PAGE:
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    IPC Initiative to Standardize Machine Communications and Meet the Challenges of Industry 4.0


    iotEffective, standardized machine communications are the foundational element in any plan to reach the goals and benefits of Industry 4.0. The electronics assembly industry has meandered through various approaches to machine communication over the years, with remnants of each still in use. However, the industry lacks wide adoption or consensus on any single protocol. The SECS/GEM standard prevalent in Semiconductor had some adoption in electronics, CAMX attempted a new form of standardization, and then came myriad proprietary protocols all attempting to connect machines around the industry today. None has achieved widespread adoption, and therefore no true standard exists and there are no offering solutions to the problem of ‘plug and play’ machine data connections.

    Today the electronics industry must face the reality that standardized data exchange is no longer merely a ‘want to have’ in our industry, but part of a sea-change occurring across all manufacturing market verticals, and even across the consumer markets and into our homes and vehicles. The ‘Internet of Things’ or IoT is connecting our appliances, thermostats, light switches, and more and more of what we use every day. Seamless, standardized interconnectivity of physical devices is now the expectation rather than a lofty goal. Electronics manufacturing, as an industry, must standardize data connectivity among factory devices and systems or it will be left standing as a backward anomaly not only in the manufacturing world, but the world of technology in general.

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    Seamless, standardized interconnectivity of physical devices is now the expectation rather than a lofty goal. Electronics manufacturing must standardize data connectivity among factory devices and systems.


    IPC has recognized this truth and a unique initiative was launched at IPC APEX EXPO 2016 in Las Vegas.

    IPC arranged a meeting at the show to address the subject of machine and system data communications. At this meeting, 29 leading machine and sensor vendors, the two leading software vendors and representatives from manufacturers attended. The group itself is testament to the importance of this subject to the industry on both the vendor and the customer sides.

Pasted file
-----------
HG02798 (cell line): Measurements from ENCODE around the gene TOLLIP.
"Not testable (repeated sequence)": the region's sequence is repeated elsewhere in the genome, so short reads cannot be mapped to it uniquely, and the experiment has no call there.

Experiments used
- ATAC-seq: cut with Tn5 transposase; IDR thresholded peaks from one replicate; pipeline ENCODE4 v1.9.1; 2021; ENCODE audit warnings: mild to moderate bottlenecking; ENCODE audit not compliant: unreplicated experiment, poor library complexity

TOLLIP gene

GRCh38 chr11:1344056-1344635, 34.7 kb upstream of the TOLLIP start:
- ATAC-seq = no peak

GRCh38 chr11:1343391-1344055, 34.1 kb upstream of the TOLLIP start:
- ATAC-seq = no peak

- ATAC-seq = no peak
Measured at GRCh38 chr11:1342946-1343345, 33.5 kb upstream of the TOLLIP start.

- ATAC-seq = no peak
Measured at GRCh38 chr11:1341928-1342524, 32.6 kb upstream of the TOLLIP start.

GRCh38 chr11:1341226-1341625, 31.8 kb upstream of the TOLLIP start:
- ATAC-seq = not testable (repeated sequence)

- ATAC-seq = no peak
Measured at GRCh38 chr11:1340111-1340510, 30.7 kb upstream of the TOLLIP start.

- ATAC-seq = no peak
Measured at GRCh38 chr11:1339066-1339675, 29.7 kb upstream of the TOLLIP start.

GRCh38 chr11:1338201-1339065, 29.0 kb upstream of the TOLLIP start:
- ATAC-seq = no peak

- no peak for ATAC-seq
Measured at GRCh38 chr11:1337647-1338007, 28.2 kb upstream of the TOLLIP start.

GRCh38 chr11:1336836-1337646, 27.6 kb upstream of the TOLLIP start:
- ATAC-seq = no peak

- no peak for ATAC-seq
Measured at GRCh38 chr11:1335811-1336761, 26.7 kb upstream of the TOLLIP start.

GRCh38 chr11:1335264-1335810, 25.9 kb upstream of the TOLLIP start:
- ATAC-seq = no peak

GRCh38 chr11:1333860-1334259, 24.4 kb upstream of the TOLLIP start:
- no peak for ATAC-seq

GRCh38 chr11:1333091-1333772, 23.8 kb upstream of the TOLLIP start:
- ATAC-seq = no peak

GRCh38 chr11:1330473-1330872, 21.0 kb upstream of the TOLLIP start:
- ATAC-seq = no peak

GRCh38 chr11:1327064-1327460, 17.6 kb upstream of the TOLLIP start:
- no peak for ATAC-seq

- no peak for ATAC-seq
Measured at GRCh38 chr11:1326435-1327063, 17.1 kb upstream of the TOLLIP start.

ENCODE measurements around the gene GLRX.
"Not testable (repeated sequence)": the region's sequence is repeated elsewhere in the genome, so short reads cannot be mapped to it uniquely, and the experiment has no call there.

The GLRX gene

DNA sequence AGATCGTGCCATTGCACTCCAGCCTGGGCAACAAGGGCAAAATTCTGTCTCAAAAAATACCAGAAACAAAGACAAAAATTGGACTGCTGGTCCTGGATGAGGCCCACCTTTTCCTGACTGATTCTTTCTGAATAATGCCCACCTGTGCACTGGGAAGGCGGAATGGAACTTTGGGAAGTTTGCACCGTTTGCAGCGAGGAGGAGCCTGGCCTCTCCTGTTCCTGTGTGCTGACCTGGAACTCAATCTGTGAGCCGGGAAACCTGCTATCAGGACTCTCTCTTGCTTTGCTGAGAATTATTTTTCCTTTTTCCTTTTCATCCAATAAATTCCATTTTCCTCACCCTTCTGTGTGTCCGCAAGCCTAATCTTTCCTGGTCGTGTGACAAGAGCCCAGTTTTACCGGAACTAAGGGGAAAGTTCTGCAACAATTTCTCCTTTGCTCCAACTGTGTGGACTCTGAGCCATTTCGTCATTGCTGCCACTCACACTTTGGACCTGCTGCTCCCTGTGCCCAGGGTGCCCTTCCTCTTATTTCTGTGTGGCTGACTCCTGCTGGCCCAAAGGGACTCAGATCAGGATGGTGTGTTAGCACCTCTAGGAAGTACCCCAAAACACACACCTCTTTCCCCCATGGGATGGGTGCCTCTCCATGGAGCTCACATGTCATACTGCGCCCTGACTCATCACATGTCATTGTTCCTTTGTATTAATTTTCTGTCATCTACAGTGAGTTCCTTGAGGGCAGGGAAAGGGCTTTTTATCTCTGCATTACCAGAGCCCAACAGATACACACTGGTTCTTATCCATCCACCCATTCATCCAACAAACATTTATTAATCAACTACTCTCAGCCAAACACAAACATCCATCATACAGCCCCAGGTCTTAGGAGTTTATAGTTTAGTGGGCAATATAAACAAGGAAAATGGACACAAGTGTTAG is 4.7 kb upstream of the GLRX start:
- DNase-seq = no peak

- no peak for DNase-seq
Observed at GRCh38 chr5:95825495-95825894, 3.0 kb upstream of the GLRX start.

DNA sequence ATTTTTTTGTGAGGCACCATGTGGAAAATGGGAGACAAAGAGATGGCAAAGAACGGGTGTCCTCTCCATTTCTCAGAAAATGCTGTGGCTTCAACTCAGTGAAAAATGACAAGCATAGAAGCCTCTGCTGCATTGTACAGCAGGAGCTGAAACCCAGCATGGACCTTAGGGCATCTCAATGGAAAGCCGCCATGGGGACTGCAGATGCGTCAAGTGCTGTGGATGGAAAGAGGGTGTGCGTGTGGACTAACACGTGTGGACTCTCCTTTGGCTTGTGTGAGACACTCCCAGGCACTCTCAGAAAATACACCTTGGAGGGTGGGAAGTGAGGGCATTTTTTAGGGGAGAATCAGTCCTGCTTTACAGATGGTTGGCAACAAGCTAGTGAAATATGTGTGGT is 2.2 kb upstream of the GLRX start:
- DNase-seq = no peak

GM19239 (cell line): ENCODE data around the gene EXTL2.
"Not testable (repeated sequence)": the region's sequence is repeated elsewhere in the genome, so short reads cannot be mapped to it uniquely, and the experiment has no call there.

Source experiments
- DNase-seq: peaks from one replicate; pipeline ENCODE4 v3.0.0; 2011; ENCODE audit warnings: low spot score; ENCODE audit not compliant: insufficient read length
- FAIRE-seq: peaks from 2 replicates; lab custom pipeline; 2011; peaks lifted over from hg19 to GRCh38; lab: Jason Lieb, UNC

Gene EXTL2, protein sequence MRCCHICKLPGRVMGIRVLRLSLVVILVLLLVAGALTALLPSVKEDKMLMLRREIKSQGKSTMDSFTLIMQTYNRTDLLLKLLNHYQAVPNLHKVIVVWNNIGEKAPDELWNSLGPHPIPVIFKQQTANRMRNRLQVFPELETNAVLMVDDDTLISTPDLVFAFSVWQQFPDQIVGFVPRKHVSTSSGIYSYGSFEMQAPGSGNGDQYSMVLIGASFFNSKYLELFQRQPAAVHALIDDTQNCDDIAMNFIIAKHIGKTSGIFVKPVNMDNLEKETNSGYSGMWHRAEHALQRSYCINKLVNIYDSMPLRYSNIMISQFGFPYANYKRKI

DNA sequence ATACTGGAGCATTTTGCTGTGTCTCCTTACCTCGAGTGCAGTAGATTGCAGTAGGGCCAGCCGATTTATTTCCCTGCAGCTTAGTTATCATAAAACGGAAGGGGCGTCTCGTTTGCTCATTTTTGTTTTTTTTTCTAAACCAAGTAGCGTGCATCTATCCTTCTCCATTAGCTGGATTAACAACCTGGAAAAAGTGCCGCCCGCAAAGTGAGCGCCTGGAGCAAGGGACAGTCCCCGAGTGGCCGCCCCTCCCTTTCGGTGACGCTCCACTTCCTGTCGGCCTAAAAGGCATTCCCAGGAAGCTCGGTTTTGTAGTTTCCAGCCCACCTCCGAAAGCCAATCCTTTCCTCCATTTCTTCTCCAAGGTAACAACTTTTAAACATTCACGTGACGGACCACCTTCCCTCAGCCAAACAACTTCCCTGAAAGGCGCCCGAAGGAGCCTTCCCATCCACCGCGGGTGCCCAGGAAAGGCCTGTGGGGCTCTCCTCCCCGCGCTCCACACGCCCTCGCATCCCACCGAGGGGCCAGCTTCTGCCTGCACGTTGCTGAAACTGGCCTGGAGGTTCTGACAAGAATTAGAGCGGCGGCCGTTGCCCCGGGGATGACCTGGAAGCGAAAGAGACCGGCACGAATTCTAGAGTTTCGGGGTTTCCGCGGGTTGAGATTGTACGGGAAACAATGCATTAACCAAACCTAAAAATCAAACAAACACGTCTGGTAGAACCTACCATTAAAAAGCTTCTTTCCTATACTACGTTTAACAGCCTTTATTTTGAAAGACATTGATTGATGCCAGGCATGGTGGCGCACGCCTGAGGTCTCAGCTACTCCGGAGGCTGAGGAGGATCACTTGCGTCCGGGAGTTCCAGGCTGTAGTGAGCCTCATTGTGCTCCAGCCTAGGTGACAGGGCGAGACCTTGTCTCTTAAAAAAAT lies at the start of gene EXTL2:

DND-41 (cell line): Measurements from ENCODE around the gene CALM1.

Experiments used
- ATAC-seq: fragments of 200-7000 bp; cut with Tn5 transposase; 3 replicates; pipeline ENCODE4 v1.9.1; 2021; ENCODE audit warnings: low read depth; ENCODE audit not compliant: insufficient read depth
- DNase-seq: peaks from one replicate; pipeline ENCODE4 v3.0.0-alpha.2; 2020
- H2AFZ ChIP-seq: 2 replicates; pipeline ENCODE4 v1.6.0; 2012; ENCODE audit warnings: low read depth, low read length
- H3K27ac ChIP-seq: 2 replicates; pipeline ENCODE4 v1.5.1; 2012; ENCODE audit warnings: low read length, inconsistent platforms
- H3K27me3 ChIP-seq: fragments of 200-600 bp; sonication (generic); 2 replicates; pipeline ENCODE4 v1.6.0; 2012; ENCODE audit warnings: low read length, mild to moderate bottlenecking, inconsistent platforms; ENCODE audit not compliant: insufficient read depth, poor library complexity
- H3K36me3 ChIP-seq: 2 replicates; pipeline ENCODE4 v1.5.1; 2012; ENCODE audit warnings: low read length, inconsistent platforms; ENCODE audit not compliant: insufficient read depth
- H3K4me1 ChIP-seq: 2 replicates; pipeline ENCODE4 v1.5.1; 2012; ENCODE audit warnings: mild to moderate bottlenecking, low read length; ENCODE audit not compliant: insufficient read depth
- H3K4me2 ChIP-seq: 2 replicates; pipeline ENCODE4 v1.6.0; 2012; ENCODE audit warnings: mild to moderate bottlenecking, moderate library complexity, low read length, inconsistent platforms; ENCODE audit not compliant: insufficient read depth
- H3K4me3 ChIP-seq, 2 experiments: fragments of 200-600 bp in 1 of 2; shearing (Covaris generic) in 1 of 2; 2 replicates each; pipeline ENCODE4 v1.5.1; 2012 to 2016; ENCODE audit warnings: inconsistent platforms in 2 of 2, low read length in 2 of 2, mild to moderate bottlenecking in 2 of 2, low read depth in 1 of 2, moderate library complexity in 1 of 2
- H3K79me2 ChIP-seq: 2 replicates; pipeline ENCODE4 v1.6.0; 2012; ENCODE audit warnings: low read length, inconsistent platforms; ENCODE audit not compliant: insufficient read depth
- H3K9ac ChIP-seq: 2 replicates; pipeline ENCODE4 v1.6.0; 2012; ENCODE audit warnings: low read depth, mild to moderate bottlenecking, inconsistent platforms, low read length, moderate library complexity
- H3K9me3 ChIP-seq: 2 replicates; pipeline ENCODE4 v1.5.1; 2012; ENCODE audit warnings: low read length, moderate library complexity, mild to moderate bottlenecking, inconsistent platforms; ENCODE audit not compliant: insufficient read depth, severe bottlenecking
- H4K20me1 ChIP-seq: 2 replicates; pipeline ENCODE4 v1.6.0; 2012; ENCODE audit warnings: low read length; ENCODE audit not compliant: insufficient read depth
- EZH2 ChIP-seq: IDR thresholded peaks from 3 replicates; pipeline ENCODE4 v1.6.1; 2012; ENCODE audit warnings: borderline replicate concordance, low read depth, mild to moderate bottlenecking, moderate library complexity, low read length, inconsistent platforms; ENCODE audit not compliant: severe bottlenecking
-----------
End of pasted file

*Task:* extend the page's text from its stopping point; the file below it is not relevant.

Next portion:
At this meeting, presentations from vendors were provided to explain two possible approaches of many to standardizing communications. These presentations were intended to provide a perspective on how multiple proprietary approaches are possible to solve the challenge, with an eye toward the creation of a non-proprietary, open standard under the IPC. One was an IoT company called ‘Connecting Your Things’ working with a Tier-One EMS provider to turn their machines into ‘Internet of Things’ enabled devices that emit CAMX data. The other was Mentor Graphics/Valor who presented their proprietary OML approach.

    The meeting included a few calls for formal agreement in principle on key matters. First, does this industry group agree a communication standard is actually necessary? This was agreed by the group. Second, should any standard to solve this challenge be done under the IPC standards development process? This was also agreed. Third, should any standard be free of ownership or other legal encumbrance by any business entity, and should it be free of licensing or costs of any kind? This was enthusiastically and vocally agreed by the group. The final request for a show of hands was when the group was asked if they would commit resources to the rapid development of a standard. This too was agreed.

    The enthusiasm so evident in this meeting for solving this challenge via IPC also generated some further agreements:

    • This standard must be developed rapidly. Speed of execution is critical for success, as this cannot take years to come to fruition.

    • An entirely new committee and name will be formed under IPC to execute the development of this standard, free of any legal impediment or ownership by individual businesses that burdened standards of the past.

    • The committee will consider the best of standards of the past, IoT technologies of the present, and the best elements of proprietary protocols to inform the standard of the future.

    • The committee will have two missions: The rapid development of a machine/ system communication standard, and an agreed definition of Industry 4.0 that applies to electronics manufacturing.

    Perhaps even more compelling than the events of the meeting itself, were what occurred following the meeting. Immediately thereafter, a Tier-One EMS provider agreed to sit on the committee in a leadership position, and following the IPC SMEMA council meeting, even more machine vendors appointed staff members to the committee. Within days of IPC APEX EXPO, the enthusiasm and membership of the committee is very promising for the rapid development of a truly beneficial open standard to bring our industry to Industry 4.0.

    IPC shared this enthusiasm regarding the importance and prospects for this project. David Bergman commented, “Industry vendors want to engage quickly and all parties agree that a new standard is needed and demanded by industry and speed of execution is critical. The group also determined that intellectual property cannot be controlled by any entity other than IPC, nor a revenue generator for any company contributing to the standard.”

    The electronics assembly industry now has something rather unique driving its path toward answering the challenges of Industry 4.0 and its requisite data communication standardization. It has widespread agreement to collaborate from both customers and the vendor community. It is this common goal shared by the full cross section of our industry that will meet this challenge.